March 12, 2013

Avarian Antics

Moorabool has recently become home to quite a number of exotic birds.
Berlin Birds.....
This remarkable pair of White Partridges are incredibly rare, being the product of a short lived factory in Berlin Known as the Wegely factory after its founder, it only lasted for 5 short years, 1752-57.
Any pieces from this period are rare, but a pair of charismatic birds are the ultimate.

Rare pair of White Partridges, by Wegely of Berlin 1752-7

From Meissen comes this delightful group, known as the 'Billing Doves' - modelled by Kaendler in the early 1740's, this group circa 1745.
Meissen 'Billing Doves' by Kaendler, circa 1745
Derby Bird Service plate by Dodson, circa 1820

Our cover art for our 2013 catalogue was this rather bright Derby dish circa 1820. From a bird service painted by the well respected Derby artist Dodson, it depicts a turkey, a parrot, and an odd flying bird about to crash into them. The turkey has had a colour make-over, and is either rather small in size - or the parrot next to it is HUGE!

Chelsea Gold Anchor rococo vases, c. 1765
This pair of Gold Anchor Chelsea vases circa 1765 is pure rococo in form, and bears its birds as gold silhouettes - the details being inscribed to a very fine standard.

 This detail and the one below comes from a Meissen knife handle of the 1760's, and has charming farmyard birds painted to the grip on either side. The image you are seeing is enlarged, the originals are miniature works of art.....

This knife handle is Chelsea circa 1760, and shows an unusual composition of two birds within rococo frames.

Bow candlestick bird groups, circa 1765

 This pair of candlesticks are remarkable, being made at the Bow factory in London in around 1765. They have two yellow birds each, who are guarding a nest of hatchlings hidden in the flowery branches - while at the foot of the tree a dog and a lamb sit patiently. The sconces are original, and are formed as tulips - exotic and expensive items at this period of history - and are supported on original tole (tin) leaf supports, rare survivors. An interesting discovery relating to these will be discussed in a future blog post - one bird is actually a 19th century English Bone China restoration!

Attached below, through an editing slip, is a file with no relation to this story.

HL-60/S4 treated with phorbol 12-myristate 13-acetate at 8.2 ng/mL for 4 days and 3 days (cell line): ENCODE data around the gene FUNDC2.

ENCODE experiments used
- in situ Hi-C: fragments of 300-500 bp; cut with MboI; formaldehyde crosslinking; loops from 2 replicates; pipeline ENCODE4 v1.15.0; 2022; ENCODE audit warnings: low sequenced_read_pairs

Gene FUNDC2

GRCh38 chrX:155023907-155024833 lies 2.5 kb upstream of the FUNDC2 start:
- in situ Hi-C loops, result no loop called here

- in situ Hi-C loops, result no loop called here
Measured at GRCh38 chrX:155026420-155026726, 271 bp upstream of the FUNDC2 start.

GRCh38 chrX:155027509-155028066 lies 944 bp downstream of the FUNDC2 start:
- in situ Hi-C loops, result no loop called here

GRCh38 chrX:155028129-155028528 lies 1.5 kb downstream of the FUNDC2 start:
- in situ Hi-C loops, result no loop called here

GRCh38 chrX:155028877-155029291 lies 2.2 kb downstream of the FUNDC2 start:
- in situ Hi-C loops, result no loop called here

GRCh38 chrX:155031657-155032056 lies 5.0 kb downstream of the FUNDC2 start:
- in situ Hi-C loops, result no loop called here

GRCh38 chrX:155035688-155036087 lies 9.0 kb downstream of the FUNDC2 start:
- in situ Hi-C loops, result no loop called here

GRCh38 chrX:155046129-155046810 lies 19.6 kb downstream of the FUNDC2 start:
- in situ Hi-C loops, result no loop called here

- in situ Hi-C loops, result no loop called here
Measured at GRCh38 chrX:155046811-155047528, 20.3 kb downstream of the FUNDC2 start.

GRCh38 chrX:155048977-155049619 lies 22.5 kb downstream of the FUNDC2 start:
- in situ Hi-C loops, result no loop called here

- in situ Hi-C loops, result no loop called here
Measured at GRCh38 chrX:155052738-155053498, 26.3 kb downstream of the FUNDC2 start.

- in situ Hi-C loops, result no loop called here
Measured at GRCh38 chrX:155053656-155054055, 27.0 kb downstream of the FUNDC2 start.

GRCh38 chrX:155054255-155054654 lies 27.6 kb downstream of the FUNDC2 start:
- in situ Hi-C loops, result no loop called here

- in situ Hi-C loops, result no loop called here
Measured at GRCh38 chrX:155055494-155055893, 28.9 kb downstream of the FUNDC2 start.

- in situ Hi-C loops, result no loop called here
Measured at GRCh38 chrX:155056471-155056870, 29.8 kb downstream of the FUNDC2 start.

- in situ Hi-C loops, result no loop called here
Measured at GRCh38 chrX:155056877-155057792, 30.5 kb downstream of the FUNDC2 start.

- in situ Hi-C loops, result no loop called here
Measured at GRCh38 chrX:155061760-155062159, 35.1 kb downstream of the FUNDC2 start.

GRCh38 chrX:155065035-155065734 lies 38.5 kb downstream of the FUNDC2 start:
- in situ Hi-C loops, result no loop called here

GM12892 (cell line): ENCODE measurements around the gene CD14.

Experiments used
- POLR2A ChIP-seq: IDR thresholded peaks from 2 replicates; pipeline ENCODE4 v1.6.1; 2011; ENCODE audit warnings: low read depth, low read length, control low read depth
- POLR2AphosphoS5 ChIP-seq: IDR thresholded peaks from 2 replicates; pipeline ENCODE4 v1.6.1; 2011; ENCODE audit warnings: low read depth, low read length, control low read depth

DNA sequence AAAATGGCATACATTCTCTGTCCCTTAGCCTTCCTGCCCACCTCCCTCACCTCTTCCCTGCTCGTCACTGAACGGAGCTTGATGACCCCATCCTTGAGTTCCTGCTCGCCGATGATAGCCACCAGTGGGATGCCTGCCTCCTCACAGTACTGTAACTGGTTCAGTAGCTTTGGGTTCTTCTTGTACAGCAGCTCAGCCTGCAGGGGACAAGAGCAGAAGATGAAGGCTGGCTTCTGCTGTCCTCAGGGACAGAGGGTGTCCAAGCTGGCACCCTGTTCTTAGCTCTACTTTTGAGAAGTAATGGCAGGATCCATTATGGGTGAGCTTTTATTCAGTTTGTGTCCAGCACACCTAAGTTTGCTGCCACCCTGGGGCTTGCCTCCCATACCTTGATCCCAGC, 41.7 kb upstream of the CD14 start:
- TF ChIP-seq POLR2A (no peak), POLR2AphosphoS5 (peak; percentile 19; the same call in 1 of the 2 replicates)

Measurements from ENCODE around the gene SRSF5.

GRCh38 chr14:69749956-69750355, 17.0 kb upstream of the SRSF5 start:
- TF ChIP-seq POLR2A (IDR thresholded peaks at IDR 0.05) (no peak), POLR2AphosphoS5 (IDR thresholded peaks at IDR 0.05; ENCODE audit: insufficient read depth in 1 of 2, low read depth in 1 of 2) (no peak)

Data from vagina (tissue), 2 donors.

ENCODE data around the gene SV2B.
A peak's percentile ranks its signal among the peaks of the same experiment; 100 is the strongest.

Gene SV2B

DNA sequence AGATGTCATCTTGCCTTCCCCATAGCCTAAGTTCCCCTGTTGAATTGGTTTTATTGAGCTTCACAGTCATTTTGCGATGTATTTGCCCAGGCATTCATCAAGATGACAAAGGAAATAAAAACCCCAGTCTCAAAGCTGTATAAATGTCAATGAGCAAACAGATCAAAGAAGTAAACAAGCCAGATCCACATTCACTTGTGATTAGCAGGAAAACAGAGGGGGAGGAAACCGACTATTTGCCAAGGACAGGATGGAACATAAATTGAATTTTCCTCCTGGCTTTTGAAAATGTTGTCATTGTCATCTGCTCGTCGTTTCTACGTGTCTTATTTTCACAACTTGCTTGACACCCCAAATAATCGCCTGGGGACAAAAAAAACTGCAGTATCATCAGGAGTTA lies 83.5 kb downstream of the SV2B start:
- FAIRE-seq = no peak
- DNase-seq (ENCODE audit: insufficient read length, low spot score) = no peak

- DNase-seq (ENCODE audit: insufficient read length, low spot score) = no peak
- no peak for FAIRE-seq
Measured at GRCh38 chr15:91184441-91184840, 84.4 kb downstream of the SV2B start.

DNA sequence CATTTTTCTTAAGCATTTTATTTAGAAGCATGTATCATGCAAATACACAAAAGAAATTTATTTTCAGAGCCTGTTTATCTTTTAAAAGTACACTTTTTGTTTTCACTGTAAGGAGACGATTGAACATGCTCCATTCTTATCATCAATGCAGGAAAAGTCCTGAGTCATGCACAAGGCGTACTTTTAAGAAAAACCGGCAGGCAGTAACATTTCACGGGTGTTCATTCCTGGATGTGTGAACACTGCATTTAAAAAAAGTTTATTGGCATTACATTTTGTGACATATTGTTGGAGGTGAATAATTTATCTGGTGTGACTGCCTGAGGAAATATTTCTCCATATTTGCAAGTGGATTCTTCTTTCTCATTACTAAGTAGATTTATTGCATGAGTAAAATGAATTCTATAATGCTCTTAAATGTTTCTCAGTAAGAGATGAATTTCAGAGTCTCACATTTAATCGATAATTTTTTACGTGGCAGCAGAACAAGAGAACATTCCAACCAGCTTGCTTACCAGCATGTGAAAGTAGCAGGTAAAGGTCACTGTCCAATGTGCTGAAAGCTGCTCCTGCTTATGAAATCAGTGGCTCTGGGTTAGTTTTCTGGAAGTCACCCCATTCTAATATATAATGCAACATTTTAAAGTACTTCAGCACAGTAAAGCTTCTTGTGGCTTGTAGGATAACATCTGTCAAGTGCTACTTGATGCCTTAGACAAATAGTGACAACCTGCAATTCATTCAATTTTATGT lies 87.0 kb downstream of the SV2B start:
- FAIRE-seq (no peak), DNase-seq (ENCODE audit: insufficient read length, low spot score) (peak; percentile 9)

Vienna sucrier, circa 1765
 This sucrier (sugar box) is Vienna porcelain, and dates to the 1760's. It has a rather pleased bird eyeing off a bounty of fruit spilling from a basket.

Meissen cup & saucer with bird studies, c. 1745
A Meissen cup & saucer with superb ornithological studies dates to the 1740's.

These two would have been copied from an ornithological work of the period, and appear to represent a European Kingfisher and possibly a American Woodpecker?  

Just for fun, these tiny miniature chickens and quail are Meissen porcelain - watched with interest by a Meissen cat! While these versions are 19th century, the originals were conceived in the 18th century.

These remarkable 'pith paintings' are Chinese, and date to the mid 19th century. 

What makes this example remarkable is that it is still bound within its original black lacquer covers - all 32 illustrations fold out as a continuous frieze. One side has colourful pairs of birds, the other has the story of tea - from planting the bush to packing it in the chests bound for Europe. 
Chinese pith paintings - the story of tea, mid 19th century.

Last but not least, this is an American decoy duck of great character. Hard to date, but has clearly been used, probably early 20th century.  

These items are all to be found within the covers of our 2013 catalogue -
also listed on our website, unless already sold.
Feel free to email us any questions.